Stardust primed for second comet fly-by
by Louis Jagger
for ASTRONOMY NOW
Posted: 2 March 2010
Stardust, the first unmanned spacecraft to return comet samples to Earth, has been successfully aligned for its second and possibly final mission: to deal with NASA’s unfinished business. The American Astronomical Society announced the manoeuvre last month, which will enable Stardust to capture the aftermath of Deep Impact, the craft which in July 2005 struck comet Tempel 1 with an external probe.
The collision was ideal, with a small explosion comparable to about five tons of dynamite nonetheless causing a massive upheaval in the comet’s exterior and throwing great amounts of dust and ice into space. This cloud was thoroughly analysed and found to contain unexpected materials such as sodium and ethane, indicating the comet’s distant origins. However, the crater was not adequately photographed, which is where Stardust comes in.Comet Tempel 1 as seen by the Deep Impact spacecraft during the planned impact in 2005, shown here with the Stardust spacecraft.
This is a mission of many firsts. It is the first time a spacecraft has been reassigned after returning samples to Earth. It is the first time a comet has been revisited by a NASA spacecraft. And now, with arrival time revised by eight hours in a flawless ‘burn’ manoeuvre, it should be the first time we gain access to a detailed look inside a comet.
The much-travelled Stardust, logging over three billion miles and 4,000 days since its initial launch in 1999, will reach Tempel 1 on Valentine’s Day 2011. The revision of its meeting has been calculated according to when Deep Impact’s crater will most likely face towards the Sun and thus allow Stardust’s navigation camera to obtain as much detail as is possible during their brief encounter.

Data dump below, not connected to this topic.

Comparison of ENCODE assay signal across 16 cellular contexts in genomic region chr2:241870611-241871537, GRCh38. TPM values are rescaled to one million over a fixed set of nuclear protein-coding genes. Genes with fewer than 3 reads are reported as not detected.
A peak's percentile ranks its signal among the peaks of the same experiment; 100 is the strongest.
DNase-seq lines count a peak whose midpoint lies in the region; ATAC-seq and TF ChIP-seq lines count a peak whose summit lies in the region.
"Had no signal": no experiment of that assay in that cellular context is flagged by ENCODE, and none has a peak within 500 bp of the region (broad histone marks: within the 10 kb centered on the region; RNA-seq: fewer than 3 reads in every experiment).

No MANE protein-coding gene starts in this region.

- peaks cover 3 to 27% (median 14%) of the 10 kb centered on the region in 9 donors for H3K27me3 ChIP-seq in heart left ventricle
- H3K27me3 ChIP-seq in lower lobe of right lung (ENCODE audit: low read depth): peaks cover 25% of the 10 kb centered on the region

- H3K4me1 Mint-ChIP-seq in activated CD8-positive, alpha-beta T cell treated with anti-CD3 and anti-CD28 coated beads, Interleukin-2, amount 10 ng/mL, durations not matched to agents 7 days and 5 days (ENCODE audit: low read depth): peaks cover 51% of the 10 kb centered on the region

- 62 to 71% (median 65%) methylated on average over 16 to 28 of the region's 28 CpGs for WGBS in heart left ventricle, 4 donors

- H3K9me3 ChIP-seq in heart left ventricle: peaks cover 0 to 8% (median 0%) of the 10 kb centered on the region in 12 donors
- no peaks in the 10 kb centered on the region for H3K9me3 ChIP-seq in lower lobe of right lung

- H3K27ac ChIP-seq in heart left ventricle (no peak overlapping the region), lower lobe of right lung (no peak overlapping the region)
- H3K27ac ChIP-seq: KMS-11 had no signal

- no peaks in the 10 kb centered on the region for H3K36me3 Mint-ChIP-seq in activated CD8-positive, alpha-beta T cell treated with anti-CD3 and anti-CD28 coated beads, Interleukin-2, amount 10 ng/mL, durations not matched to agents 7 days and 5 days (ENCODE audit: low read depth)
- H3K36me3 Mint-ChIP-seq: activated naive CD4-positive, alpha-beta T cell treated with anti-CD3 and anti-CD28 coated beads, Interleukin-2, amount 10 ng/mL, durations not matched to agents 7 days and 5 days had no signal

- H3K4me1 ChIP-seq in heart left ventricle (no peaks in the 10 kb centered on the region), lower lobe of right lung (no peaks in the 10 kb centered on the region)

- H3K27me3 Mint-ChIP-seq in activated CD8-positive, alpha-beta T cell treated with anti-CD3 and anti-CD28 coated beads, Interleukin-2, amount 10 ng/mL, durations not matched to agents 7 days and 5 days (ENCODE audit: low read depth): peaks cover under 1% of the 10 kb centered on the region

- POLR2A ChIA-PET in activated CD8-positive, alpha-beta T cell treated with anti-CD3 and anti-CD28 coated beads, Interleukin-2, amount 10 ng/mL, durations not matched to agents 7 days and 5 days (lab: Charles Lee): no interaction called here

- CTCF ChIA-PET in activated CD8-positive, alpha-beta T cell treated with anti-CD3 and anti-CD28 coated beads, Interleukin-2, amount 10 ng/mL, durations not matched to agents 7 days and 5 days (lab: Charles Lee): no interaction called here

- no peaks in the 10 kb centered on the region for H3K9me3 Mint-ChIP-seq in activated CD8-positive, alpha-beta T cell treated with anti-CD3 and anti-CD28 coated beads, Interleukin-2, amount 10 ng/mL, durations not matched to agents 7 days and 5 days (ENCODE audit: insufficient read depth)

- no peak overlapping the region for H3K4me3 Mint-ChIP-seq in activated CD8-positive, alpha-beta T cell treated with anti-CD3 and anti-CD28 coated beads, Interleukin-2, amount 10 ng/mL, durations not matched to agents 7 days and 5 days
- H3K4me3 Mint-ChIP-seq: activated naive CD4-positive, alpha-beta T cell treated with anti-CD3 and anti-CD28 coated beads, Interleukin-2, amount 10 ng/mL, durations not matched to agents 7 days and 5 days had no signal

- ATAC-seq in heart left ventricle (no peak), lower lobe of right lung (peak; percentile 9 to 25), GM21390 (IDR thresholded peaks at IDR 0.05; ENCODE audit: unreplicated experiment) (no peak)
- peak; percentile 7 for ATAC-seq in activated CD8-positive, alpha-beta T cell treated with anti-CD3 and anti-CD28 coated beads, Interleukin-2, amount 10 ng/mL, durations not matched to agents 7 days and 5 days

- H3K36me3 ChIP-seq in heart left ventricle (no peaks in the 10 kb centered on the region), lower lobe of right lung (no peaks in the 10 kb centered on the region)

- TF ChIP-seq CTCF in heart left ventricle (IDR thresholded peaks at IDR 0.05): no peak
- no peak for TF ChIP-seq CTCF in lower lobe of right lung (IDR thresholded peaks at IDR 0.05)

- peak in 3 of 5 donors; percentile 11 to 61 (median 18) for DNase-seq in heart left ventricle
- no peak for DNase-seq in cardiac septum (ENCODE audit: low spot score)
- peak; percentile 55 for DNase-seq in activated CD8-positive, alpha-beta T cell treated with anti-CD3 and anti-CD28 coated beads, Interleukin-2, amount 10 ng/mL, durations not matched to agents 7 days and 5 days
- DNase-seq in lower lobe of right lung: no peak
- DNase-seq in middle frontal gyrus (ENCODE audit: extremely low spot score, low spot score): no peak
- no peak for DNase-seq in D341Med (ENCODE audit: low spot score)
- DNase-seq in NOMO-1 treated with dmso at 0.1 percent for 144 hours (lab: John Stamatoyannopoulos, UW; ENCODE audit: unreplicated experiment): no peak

Stardust previously visited Wild 2, passing the comet in January 2004, taking photographs of the nucleus’ exterior and collecting dust samples from the comet’s trail. It then returned its findings to Earth in a sealed capsule in January 2006, in a delicate procedure to prevent the capsule smashing into dry land and destroying valuable information. In July 2007, the Tempel 1 interception was approved, and Stardust’s task rechristened Stardust-NExT (New Exploration of Tempel 1). Its path was altered to intercept the stricken comet, whose own orbit takes it around the Sun roughly once every five and a half years.
Of special interest will be how Tempel 1’s close pass of the Sun since Deep Impact has affected its surface, and indeed the area recently exposed by the impact. Theories abound as to how such processes affect a comet’s composition, and Joe Veverka, principal investigator, explained how he hoped “Stardust-NExT should give teeth to some of these theories, and take a bite out of others”.
Also of great importance will be the findings of the Dust Flux Monitor, an instrument which records particle interference as an electronic signal and thus records inconsistencies in the dust levels emanating from the comet, and a dust spectrometer, which will measure the mass and thus ionic valence of such particles. All instruments are working perfectly after over 4,000 days in space; as project manager Tim Larson said of the recent realignment manoeuvre, which changed Stardust’s speed by a mere 54 miles per hour, “We could not have asked for a better result from a burn with even a brand-new spacecraft”.
So, while Stardust and Tempel 1 both have a new partner next Valentine’s Day, spare a thought for the astronomers beneath, whose day, one suspects, will be more about data than dates.
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